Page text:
cash flow is the key. the raw numbers always look good. sell $40 worth of beer for $80 etc.. the impact of not spreading fixed costs over decent volume, especially in the beginning can be a killer....

    My $.02 worth...
    Scott LaFollette
    Fifty West Brewing Company
    Cincinnati, Ohio

  10. #55
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    Jan 2013
    Location
    Austin, tx
    Posts
    4
    Yes, sales are most important. The industry is booming in central Texas so I'm optimistic. Jester King Brewery has a similar model and do about 800bbl a year. They can't keep'm on the shelves

  11. #56
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    Nov 2008
    Location
    Leadville, CO
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    252
    Quote Originally Posted by Newdublin View Post
    An operation this size can be done with 1 or 2 individuals who are willing to hustle.
    I hope this doesn't come off as excessively negative, but even with two employees this seems just barely doable. Eight brews/month means you need one person in the brewery full-time (and then some), probably with some part-time help on packaging days. So your second employee has at most three full days/week on the road, meaning 60 accounts at the absolute maximum. Are there that many retailers within a few minutes' drive, accounting for the fact that you'll simply never reach 100% penetration? If you have to get into adjacent towns (increased driving time), can you move 400 cases a month through 40 retailers? 30? 20?

  12. #57
    Join Date
    Jan 2013
    Location
    Austin, tx
    Posts
    4
    At 4 bottles a minute, 1 person can knock out 4bbls in less than 3 hours. Capped, boxed and palletized, then go on to clean the packaging tank and fermenter for next days brew. So milling, brewing, packaging, cleaning would only entail 4-5 days every two weeks. San Antonio, New Braunfels, San Marcus, Temple, Waco, all beer thirsty towns are with in an hours drive from the Austin/Round Rock metro area. Dallas and Houston are under 3 hours drive and at $84 a case it *could* be worth going the distance. 2 people could easily accomplish this on top of book keeping, marketing and such.

  13. #58
    Join Date
    Mar 2006
    Location
    Ex-Germany / California
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    579
    In the end, it comes down to the quality of your beer.

    Once you have gotten over the "honeymoon" of everyone wanting your beer, do not expect more than a case per month per outlet. Meaning you need 432 accounts. Everyone must sell a case. Every month. Which means you will need about 1000 accounts because this will not happen. And then find out if there are even 1000 beer-savvy accounts in that area, which I highly doubt.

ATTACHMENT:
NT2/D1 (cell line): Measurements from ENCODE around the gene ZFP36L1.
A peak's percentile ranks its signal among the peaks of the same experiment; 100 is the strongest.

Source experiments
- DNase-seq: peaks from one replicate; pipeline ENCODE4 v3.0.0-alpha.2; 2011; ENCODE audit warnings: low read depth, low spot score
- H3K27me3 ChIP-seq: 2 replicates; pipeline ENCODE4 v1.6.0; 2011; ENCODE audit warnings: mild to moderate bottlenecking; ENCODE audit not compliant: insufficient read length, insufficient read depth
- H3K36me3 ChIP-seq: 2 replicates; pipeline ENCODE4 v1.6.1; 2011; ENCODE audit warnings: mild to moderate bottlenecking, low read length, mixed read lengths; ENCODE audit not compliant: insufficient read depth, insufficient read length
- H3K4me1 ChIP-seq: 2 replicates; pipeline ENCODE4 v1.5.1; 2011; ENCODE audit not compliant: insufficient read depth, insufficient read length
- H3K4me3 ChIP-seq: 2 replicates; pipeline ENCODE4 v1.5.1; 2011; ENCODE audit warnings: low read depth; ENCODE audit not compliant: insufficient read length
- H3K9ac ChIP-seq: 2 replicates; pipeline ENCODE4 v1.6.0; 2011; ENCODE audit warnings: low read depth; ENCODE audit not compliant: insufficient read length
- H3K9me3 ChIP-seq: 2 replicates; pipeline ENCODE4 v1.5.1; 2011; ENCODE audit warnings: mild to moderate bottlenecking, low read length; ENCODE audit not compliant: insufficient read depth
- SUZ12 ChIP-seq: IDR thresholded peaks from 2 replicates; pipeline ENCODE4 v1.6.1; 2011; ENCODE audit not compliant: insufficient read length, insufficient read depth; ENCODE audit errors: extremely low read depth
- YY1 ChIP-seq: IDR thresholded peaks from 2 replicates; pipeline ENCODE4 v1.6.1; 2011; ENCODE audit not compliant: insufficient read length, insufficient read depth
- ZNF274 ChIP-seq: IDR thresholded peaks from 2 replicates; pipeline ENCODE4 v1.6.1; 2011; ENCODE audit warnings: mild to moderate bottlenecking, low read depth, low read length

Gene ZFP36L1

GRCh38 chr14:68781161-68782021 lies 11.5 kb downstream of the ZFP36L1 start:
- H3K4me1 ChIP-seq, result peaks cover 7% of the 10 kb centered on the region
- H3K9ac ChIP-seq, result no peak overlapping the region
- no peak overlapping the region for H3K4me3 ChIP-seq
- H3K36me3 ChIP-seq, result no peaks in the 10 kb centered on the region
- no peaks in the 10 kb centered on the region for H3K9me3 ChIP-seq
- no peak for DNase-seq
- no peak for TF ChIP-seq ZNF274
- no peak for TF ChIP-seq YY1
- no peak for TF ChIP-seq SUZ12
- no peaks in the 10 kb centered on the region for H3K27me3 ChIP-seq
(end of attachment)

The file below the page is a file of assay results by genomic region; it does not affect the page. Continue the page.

Do yourself a favor and ask 20 retailers how much beer they are moving of the $84/case "semi desirable" beers, but not Jester King. Then you have a true feel for volume that you might be able to move. In my own sales area, I move about 1 case of $84 750 ml beers per 3-4 months. And that's a good beer. Remember, the competition is growing daily.
    Last edited by einhorn; 01-24-2013 at 09:35 PM.

  14. #59
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    Nov 2008
    Location
    Leadville, CO
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    252
    Quote Originally Posted by Newdublin View Post
    At 4 bottles a minute, 1 person can knock out 4bbls in less than 3 hours.
    What kind of equipment are you looking at? That's roughly the throughput of a 4-head Meheen filling 22s, with two operators doing manual (un)boxing.

  15. #60
    Join Date
    Sep 2012
    Location
    Denver, CO
    Posts
    351
    Unicorn is right, you won't be moving every unit you produce, every month.

    I would probably make a computer simulation with excel, using lookup functions for random numbers, or something fancier if you're computer savvy.

    Set up a normal distribution for expected demand, with 0 on one end and your max production on the other end. I would use a uniform distribution for the range of your variable costs, and just plug in your projected fixed costs. Run the simulation a couple hundred times and see how often you end up in the red.

    It's not a perfect analysis, but if you end up in the red a lot, that's a red flag.

    If your plan looks like you'll come out ahead, as yap said, make sure you have enough cash to stick with it until you start making money.